Nobody was sleeping at the top of Banff's Sunshine Village. It was the first Friday in March, and the crew was at Trappers, tipping back shot-skis of Buttery Nipples and pitchers of Molson Canadian. One of us was trying to get some rest in her room, but kept popping up to peek at the snow gathering on her balcony railing. The beginning of the biggest Banff snowstorm in 40 years, it would dump more than four feet in one week.
The week began at Marmot Basin, where—on a bluebird day—it was so empty the lifties carved a realistic mountain lion's head near the base of the new Canadian Rockies Express. The resort lies in Jasper National Park, declared the world's largest dark sky preserve last March. That means when you're walking through a local glacier-made ice canyon, squeezing behind waterfalls at night, the moon and stars look real nice. And unlike the Colorado Rockies, the relatively low altitude of the park wasn't going to ass-kick my sea-level lungs: Marmot Peak, which I hiked for laps in Charlie's Bowl, tops out at just 8,570 feet.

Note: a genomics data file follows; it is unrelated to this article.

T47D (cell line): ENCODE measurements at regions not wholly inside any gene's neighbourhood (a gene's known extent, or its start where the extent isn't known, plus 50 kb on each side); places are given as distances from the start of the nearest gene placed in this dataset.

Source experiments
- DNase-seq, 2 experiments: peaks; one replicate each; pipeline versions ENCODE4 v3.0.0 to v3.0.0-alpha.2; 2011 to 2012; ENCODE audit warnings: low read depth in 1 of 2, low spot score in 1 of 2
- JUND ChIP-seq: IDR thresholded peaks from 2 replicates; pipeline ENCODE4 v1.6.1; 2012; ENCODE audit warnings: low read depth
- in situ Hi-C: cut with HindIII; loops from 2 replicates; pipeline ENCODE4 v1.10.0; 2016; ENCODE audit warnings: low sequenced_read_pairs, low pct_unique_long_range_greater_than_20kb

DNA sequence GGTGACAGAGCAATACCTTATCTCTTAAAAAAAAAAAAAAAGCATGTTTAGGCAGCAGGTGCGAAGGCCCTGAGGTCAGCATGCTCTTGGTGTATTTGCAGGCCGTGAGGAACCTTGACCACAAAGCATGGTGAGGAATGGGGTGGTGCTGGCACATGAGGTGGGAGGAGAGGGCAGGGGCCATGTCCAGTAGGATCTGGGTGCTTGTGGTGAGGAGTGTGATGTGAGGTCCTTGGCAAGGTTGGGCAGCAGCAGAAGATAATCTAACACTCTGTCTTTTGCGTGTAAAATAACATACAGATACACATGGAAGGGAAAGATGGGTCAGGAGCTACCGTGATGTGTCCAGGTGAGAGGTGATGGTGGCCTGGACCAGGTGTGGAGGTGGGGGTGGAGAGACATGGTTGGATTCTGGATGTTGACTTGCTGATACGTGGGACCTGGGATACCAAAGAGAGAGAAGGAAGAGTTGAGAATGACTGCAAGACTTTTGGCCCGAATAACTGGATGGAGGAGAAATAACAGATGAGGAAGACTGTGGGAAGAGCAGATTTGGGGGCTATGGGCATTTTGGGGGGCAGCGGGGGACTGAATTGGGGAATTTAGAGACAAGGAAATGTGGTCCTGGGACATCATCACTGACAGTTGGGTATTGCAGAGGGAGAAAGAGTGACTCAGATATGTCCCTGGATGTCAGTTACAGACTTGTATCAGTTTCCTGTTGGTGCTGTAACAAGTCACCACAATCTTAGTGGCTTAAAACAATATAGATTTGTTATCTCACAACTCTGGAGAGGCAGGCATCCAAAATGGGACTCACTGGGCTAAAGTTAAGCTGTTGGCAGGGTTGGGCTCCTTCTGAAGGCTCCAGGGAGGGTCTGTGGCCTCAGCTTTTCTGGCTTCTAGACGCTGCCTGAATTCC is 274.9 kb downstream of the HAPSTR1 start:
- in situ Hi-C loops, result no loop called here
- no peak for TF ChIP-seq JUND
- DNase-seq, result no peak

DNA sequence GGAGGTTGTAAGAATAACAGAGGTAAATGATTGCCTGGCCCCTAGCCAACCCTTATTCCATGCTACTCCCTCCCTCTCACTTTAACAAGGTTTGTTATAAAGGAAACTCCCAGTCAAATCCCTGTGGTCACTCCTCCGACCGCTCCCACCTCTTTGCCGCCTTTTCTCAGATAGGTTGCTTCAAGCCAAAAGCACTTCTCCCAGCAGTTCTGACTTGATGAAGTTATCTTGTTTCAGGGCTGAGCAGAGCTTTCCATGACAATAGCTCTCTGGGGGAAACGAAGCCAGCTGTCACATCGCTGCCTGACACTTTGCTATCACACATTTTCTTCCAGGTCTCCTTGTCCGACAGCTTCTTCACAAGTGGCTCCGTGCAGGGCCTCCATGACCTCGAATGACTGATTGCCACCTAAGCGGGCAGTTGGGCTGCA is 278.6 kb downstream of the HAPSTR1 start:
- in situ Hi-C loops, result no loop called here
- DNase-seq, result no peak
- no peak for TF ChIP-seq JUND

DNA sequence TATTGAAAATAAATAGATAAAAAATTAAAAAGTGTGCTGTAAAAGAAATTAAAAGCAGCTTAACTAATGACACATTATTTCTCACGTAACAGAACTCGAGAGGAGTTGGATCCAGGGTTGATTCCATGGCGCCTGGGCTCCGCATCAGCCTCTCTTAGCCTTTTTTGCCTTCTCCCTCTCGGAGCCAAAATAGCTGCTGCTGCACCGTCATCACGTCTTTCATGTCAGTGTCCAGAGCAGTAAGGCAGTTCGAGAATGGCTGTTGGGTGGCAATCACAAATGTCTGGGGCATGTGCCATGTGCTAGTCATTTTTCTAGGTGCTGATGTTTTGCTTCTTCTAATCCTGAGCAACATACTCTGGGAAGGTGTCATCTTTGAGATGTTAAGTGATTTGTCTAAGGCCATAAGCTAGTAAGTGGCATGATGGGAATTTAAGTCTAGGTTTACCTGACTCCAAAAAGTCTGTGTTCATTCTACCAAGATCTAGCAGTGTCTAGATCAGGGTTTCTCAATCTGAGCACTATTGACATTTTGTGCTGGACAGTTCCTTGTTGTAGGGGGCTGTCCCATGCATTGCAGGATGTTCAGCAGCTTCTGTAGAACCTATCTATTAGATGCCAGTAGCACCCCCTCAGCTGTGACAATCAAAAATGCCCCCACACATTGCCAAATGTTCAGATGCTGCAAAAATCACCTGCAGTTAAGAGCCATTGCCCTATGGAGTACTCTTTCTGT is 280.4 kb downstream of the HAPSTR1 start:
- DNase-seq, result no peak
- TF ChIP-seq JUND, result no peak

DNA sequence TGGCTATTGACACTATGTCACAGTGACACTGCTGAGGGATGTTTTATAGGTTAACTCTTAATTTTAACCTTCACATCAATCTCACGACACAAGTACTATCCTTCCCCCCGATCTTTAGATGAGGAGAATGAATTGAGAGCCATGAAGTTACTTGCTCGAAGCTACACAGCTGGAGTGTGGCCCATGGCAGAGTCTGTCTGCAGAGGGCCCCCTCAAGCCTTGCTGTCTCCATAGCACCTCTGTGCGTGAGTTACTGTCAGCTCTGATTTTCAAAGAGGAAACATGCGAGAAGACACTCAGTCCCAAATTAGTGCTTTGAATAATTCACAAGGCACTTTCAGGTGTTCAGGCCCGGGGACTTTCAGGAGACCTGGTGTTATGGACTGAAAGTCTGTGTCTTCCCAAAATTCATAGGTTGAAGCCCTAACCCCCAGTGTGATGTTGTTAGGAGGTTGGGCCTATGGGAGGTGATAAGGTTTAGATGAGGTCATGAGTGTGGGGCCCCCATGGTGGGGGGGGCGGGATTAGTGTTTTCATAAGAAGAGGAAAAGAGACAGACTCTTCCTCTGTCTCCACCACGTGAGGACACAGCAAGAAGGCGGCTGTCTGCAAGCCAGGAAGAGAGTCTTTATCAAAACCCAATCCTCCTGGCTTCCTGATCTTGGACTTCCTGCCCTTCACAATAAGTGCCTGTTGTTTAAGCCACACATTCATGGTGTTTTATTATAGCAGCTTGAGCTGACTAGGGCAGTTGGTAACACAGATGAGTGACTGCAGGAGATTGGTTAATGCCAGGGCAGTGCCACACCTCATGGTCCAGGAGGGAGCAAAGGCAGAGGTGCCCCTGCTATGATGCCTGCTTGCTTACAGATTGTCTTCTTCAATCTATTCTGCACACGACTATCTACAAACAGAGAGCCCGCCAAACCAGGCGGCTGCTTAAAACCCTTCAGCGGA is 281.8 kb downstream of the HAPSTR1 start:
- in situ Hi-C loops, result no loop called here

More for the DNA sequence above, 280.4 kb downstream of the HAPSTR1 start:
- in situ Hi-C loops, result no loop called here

Down the Icefields Parkway at Lake Louise, the clouds moved in as we made a beeline for the back bowls. The zone is riddled with cliff bands, larch and pine trees, and jumbled boulders sheltering hibernating bears. Other than a backcountry party setting out for the Skoki Lodge, we had the place to ourselves, which would hold mostly true the following day at Sunshine. Then murmurs of the approaching snow sucked the Calgary crowd to the base of the gondola.
No matter. Bleary-eyed on Saturday morning, we still owned the upper half of Sunshine—and the knee-deep powder in the chutes off the Mount Standish and Wawa quads. After sampling the Goat's Eye tree runs, it was crushing to know we were leaving the next day. The pain only grew more intense upon hearing how much snow fell after our departure. But the farewell was sweetened with rounds of Crown Royal. —Sarah Tuff